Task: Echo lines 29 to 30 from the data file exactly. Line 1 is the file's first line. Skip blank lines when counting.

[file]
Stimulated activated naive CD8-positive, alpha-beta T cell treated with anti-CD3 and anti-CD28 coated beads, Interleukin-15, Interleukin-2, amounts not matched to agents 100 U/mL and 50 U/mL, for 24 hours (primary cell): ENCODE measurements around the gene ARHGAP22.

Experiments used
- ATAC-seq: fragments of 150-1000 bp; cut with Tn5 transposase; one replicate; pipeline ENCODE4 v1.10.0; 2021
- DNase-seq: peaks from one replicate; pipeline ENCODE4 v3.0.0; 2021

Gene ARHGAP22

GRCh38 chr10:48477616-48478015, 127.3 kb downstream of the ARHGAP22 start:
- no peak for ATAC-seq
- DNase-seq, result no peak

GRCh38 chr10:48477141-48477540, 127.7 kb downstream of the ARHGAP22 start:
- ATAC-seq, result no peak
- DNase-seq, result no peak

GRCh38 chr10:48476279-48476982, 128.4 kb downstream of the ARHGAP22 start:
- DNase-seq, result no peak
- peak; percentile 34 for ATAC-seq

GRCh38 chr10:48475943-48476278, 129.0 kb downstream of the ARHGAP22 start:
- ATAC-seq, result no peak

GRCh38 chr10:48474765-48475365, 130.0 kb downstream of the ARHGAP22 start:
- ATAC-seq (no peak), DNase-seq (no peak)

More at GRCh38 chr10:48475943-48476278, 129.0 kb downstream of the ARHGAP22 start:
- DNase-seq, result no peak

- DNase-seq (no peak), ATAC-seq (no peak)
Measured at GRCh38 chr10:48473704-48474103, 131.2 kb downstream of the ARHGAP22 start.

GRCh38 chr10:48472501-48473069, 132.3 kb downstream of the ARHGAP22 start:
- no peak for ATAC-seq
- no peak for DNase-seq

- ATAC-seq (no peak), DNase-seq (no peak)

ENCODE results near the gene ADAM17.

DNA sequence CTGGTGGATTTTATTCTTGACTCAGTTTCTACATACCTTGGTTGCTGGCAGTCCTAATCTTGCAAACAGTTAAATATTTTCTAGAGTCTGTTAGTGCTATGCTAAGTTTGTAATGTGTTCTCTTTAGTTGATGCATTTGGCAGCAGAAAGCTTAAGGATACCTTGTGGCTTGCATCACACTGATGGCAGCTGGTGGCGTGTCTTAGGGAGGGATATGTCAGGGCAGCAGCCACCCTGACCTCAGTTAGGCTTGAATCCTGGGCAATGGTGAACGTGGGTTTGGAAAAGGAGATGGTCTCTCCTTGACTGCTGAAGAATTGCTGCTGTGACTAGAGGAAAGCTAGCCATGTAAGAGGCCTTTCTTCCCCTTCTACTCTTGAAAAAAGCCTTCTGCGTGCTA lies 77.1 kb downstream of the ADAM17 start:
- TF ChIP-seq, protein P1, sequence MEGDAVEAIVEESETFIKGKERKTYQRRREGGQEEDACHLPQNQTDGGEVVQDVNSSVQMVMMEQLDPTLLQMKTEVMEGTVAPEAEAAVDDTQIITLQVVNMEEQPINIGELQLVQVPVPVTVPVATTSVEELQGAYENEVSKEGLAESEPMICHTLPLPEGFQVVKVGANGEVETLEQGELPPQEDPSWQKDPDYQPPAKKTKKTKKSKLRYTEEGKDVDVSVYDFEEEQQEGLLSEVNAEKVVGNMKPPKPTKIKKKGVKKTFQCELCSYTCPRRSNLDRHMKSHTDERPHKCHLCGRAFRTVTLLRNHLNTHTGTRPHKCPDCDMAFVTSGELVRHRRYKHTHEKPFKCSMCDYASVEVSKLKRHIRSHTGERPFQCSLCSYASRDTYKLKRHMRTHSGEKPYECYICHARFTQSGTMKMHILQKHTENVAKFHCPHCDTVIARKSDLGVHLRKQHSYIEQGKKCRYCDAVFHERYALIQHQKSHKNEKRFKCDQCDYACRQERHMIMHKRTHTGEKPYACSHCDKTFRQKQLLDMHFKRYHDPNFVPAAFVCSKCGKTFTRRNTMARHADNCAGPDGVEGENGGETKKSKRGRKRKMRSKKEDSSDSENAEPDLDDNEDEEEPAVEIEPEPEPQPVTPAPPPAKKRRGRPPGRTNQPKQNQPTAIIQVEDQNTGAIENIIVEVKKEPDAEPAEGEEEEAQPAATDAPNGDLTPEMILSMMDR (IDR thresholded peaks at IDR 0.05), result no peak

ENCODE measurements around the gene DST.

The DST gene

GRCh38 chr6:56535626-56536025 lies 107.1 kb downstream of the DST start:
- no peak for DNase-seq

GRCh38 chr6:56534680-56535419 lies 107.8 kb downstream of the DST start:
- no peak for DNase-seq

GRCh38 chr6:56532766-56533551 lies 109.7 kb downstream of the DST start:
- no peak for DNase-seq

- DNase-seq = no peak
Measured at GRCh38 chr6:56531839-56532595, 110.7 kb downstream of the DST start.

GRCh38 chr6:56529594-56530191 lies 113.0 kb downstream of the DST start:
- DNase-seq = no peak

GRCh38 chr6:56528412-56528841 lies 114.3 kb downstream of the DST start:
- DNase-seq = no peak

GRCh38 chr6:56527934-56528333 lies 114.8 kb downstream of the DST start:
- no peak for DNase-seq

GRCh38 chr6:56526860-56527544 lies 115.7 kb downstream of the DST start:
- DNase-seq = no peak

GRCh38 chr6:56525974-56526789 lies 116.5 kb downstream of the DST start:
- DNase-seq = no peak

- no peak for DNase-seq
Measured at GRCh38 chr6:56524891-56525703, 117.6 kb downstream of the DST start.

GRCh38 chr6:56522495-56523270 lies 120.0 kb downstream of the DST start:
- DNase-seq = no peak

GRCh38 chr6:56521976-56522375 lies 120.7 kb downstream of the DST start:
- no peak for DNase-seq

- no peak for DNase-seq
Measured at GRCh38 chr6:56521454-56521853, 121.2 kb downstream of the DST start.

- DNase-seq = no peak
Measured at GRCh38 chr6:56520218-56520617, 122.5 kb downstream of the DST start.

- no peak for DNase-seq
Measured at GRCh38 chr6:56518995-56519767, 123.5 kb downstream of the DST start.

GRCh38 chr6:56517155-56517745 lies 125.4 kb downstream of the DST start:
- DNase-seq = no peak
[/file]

- TF ChIP-seq, protein P1, sequence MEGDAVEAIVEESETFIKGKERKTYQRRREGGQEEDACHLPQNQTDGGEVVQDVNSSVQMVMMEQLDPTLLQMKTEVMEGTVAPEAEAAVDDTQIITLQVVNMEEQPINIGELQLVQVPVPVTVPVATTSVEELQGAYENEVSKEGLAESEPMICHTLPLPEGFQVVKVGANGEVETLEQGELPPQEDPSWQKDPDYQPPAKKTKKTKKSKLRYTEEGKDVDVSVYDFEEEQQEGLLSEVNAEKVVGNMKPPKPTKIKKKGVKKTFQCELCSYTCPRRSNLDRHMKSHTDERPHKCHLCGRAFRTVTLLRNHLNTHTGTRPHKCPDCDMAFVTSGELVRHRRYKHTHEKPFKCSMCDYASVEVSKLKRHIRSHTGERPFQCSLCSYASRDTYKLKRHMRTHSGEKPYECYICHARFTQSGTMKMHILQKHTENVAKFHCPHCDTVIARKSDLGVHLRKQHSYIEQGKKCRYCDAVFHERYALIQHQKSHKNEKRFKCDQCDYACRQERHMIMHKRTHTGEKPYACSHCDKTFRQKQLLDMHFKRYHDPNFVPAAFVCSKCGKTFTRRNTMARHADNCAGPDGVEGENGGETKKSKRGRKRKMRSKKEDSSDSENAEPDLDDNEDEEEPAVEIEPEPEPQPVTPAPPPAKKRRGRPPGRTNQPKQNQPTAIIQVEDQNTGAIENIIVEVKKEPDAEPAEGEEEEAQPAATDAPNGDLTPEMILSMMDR (IDR thresholded peaks at IDR 0.05), result no peak

ENCODE measurements around the gene DST.